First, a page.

"Respondent contends that the rule in this state is that one who seeks to rescind a contract upon the ground of breach of warranty must do so promptly upon discovery of the breach, otherwise the right to rescind is waived. We agree with respondent's statement of the general rule, but it is subject to certain exceptions, two of which are (1) the waiver must be voluntary and intentional, and (2) the right to rescind is not waived when the delay in claiming it is induced by the vendor."

In the Lester case, the buyer used a washer and one replacing it for approximately 9 months, and a dryer and one replacing it for about 6 months. This use was in a nursing home requiring 10 or 12 washings a day.

In the instant case, after the purchase, Stark used the machine for the harvest season of 1959, and part of 1960, consisting of about 2 months or less of total operation. Under the circumstances, this did not constitute more than a reasonable time to ascertain if the machine could be made to function properly. The purchaser here exhibited no more than an attempt in good faith to make the equipment work. *480 Such conduct seems to have been expected when Case stated as part of its warranty:

"If the product is found by the Company to be defective in material or workmanship, then the Company will see to it that the defect is remedied ... and in any event purchaser agrees to render necessary and friendly assistance without compensation." (Italics ours.)

Too often purchasers find themselves on the horns of a dilemma if they act promptly in returning the goods, they are accused of not allowing sufficient time to test them; if they take adequate time, the seller claims a waiver.

Stark is entitled to a rescission.

The similar case of McCaw v. Advance-Rumely Thresher Co., 158 Wash. 533, 291 Pac. 319 (1930), is distinguishable on the basis that there the court found no notice of a rescission nor any attempt to return the machines prior to suit.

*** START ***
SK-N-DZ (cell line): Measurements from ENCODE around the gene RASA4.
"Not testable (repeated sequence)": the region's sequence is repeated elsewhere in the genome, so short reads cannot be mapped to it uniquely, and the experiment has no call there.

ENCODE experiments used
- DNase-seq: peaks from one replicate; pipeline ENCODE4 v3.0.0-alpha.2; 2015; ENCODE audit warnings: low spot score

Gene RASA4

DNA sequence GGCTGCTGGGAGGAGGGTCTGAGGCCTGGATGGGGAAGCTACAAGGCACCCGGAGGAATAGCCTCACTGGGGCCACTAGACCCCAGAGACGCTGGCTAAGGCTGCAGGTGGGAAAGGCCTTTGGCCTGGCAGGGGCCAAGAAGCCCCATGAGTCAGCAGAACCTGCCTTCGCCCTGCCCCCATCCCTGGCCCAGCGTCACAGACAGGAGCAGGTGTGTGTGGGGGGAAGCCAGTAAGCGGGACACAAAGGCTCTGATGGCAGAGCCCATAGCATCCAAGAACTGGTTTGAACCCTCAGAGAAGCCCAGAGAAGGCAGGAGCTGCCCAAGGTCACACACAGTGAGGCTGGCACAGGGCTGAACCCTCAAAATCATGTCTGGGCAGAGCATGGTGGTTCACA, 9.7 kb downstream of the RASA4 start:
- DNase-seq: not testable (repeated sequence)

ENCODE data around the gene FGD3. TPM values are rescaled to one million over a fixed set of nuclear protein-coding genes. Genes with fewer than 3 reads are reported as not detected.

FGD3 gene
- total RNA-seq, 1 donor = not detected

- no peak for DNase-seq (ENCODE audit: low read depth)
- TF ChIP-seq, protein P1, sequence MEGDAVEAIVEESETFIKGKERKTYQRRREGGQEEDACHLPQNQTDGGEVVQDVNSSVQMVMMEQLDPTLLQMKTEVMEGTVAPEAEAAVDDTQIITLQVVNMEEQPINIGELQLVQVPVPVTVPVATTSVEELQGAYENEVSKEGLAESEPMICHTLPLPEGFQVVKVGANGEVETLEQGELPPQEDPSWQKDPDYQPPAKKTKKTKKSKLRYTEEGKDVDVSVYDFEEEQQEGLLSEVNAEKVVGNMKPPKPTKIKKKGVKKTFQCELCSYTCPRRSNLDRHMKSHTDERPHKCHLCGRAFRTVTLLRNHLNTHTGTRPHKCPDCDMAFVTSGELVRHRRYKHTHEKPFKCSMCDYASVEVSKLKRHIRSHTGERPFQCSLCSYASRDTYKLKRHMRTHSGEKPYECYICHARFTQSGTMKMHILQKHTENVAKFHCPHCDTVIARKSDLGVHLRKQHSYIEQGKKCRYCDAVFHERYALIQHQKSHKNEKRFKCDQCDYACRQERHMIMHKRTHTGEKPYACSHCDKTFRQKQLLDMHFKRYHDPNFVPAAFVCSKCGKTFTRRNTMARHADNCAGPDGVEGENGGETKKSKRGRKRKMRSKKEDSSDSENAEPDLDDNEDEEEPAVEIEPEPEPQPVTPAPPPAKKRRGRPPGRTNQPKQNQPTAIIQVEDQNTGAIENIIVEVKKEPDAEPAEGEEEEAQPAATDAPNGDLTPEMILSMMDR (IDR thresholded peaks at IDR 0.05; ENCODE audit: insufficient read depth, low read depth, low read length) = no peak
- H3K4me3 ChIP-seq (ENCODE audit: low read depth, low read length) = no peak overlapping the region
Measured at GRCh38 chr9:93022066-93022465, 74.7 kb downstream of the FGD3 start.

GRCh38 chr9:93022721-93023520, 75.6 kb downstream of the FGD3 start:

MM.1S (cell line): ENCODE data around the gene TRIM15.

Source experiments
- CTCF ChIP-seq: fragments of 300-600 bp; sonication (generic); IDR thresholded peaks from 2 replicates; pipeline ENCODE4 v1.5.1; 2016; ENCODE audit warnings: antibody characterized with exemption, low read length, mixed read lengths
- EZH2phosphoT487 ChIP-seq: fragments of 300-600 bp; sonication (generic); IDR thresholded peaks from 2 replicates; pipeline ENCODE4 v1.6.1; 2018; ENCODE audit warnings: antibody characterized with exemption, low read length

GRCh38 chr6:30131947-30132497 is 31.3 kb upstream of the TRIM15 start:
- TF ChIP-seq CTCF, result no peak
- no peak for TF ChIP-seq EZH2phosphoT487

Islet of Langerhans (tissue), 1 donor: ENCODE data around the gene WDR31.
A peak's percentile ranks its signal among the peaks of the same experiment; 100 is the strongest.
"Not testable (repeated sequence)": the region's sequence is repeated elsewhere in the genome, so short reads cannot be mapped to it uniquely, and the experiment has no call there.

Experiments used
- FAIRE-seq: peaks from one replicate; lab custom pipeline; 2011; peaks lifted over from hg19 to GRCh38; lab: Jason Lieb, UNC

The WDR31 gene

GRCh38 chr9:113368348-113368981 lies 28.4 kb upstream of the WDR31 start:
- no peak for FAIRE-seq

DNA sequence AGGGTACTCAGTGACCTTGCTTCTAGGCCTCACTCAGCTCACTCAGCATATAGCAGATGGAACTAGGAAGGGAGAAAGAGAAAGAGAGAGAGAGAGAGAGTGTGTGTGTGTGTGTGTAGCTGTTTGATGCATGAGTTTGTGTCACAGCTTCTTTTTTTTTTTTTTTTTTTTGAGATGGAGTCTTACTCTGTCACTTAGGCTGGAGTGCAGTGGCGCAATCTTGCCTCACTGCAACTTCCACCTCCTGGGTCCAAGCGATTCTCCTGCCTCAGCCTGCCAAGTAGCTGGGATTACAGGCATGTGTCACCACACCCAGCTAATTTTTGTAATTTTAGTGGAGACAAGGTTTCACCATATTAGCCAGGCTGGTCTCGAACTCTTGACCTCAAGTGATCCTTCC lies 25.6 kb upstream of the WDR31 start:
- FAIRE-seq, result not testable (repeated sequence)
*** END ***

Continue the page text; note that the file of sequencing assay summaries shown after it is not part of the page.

[4] The general principle is that one who secures rescission must restore the other party to as near his former position as possible. In this instance, Stark should be entitled to receive back what he has paid, subject to an adjustment, whether more or less than such payment, for the reasonable rental value of the combine for the service performed by it in 1958, 1959 and 1960. Gooden v. Hunter, 56 Wn. (2d) 617, 355 P. (2d) 20 (1960); Rummer v. Throop, 38 Wn. (2d) 624, 231 P. (2d) 313 (1951); Hopper v. Williams, 27 Wn. (2d) 579, 179 P. (2d) 283 (1947).

The case is remanded to the trial court with directions to join Case and Hardware. If the two used combines are unsold, they will be returned to Stark, but if Hardware has sold them, the court will determine the net proceeds thereof which will be credited to Stark, and the note and mortgage will be cancelled. Judgment for the amount paid by Stark will be a charge against both Case and Credit because they are one, and Case is bound by the trial heretofore held. Judgment will be entered for or against Stark depending upon the determination of rental and the allowance to him of his costs on appeal. Case, Credit and *481 Hardware, if they wish, may continue in this action to litigate such of their differences as may arise from this determination.

OTT, C.J., HILL, HUNTER, and HALE, JJ., concur.

July 31, 1964. Petition for rehearing denied.

NOTES

[*] Reported in 392 P. (2d) 215.

[†] Judge Rummel is serving as a judge pro tempore of the Supreme Court pursuant to Art. 4, § 2(a) (amendment 38), state constitution.